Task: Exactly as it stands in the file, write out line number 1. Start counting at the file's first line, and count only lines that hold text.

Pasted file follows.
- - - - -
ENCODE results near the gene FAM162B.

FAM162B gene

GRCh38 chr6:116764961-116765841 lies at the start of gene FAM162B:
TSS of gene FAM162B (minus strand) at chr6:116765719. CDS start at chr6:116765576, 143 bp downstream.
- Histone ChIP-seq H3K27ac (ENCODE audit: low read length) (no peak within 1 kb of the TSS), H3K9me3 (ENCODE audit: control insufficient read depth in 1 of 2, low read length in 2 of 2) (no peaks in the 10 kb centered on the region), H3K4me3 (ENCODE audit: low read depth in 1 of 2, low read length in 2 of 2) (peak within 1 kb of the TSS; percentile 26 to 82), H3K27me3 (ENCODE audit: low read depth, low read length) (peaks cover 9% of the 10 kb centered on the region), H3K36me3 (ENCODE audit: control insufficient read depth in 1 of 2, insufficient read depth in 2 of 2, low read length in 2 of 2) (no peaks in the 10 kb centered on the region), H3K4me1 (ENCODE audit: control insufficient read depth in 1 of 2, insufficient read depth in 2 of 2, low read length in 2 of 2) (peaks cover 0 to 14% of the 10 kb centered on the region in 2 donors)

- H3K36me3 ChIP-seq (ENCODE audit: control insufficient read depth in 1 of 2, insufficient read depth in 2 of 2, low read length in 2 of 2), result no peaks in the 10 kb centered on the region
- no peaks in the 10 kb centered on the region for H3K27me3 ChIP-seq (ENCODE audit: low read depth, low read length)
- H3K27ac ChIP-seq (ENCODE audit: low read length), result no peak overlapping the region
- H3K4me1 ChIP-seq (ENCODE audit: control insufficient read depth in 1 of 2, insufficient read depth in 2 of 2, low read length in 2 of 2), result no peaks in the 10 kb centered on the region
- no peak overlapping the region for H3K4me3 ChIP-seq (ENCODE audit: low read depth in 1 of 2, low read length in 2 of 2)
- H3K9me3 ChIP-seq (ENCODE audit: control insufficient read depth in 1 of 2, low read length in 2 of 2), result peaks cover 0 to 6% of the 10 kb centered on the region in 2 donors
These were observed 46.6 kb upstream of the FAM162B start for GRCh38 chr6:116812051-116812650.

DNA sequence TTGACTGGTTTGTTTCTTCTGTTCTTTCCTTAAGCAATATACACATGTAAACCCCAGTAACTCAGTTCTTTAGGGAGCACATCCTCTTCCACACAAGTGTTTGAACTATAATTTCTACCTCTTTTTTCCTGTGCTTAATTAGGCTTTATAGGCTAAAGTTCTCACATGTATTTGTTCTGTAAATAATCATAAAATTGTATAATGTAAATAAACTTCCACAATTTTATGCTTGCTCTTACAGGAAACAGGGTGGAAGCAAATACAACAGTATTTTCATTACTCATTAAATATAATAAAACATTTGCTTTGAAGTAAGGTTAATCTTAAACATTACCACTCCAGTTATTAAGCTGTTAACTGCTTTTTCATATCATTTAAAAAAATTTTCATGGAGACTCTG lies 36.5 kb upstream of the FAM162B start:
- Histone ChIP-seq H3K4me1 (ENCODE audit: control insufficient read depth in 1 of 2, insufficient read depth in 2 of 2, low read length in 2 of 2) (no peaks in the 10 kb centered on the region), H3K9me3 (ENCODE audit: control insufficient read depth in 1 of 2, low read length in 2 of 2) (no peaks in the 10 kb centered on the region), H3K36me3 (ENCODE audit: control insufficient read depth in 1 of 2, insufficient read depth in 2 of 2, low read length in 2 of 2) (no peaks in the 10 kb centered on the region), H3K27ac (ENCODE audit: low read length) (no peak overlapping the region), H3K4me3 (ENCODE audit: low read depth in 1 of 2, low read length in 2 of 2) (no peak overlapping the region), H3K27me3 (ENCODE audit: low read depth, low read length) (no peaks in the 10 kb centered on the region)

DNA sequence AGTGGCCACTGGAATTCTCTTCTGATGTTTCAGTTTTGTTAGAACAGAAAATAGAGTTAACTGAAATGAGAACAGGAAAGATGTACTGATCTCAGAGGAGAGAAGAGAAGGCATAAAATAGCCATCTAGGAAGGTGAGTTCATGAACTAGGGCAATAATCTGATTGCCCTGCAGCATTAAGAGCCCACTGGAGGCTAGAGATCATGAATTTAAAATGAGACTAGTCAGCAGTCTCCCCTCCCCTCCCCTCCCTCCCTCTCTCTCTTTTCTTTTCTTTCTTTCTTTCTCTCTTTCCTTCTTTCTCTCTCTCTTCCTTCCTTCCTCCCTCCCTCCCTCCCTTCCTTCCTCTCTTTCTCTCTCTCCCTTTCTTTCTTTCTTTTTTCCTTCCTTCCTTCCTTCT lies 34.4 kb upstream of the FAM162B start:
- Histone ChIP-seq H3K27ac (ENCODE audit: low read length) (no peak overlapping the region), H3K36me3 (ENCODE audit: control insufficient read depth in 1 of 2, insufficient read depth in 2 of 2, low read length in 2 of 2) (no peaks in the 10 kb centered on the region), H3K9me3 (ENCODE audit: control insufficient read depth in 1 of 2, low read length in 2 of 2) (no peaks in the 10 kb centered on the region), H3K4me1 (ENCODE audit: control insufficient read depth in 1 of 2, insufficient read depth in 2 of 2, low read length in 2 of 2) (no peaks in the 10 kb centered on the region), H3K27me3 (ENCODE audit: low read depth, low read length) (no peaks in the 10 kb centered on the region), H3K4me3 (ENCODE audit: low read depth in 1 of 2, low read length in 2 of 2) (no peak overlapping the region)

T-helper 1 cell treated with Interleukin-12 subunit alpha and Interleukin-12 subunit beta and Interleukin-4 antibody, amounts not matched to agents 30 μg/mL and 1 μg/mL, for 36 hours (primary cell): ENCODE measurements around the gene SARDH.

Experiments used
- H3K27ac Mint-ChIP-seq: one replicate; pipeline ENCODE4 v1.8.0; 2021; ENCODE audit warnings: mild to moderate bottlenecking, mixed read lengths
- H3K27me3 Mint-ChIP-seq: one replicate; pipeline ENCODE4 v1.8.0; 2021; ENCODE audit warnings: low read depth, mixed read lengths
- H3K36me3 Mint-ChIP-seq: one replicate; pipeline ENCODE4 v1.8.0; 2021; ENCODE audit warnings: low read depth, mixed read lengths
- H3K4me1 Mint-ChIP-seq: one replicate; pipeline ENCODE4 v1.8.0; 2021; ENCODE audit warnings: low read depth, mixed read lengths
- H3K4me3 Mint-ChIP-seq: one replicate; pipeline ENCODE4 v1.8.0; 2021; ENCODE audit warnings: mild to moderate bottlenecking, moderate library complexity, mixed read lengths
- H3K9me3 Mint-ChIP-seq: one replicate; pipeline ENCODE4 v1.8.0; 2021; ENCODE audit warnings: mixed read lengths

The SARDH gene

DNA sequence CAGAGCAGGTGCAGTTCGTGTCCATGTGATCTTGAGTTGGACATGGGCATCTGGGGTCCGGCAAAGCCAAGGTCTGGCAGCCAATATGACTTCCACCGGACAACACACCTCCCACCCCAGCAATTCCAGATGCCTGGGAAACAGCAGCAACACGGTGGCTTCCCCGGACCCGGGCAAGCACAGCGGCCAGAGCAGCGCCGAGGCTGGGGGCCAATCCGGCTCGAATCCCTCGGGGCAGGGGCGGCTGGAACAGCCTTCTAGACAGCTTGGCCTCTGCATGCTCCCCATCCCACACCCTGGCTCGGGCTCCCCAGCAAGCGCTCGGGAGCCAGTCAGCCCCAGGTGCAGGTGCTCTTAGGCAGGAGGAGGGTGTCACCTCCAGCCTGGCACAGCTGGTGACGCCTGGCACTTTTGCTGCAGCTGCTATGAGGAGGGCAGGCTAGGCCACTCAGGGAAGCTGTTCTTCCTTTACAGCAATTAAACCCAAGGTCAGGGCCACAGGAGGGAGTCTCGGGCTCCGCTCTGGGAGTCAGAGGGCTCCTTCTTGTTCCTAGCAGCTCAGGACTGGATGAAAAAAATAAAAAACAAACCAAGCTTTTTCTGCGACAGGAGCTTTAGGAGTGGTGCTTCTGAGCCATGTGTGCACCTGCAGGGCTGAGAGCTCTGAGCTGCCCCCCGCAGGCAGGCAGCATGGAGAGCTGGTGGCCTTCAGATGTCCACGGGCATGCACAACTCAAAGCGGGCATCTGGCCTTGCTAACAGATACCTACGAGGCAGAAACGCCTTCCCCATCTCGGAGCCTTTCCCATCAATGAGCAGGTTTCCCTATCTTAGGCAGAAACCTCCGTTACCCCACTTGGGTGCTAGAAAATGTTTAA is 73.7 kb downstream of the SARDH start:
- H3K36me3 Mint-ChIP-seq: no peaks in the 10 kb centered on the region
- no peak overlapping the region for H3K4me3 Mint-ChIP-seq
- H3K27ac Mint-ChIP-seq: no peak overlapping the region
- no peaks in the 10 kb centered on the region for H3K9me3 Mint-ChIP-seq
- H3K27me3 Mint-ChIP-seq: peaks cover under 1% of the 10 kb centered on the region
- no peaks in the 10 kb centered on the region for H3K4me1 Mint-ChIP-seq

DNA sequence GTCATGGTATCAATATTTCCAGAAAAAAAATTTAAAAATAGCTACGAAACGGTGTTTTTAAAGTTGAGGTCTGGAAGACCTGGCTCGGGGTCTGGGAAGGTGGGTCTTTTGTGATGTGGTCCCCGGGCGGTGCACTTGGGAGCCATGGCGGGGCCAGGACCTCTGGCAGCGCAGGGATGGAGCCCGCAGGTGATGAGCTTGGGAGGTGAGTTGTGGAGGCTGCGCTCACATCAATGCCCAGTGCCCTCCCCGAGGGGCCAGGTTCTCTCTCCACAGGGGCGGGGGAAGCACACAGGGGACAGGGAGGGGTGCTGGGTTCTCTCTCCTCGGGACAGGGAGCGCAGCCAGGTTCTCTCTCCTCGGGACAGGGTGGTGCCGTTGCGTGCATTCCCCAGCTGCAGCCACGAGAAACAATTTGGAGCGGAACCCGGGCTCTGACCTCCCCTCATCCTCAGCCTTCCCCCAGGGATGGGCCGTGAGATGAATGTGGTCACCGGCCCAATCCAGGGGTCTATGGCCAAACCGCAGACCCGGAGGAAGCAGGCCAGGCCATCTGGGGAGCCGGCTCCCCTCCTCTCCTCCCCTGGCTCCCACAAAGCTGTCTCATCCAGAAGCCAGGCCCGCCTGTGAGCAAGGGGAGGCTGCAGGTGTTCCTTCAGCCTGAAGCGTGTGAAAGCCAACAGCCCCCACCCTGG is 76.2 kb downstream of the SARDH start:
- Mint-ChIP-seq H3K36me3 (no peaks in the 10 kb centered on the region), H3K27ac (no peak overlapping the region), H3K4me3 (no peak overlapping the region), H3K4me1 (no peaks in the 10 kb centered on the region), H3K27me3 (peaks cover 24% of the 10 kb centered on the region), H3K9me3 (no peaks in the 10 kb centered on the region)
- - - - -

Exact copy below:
ENCODE results near the gene FAM162B.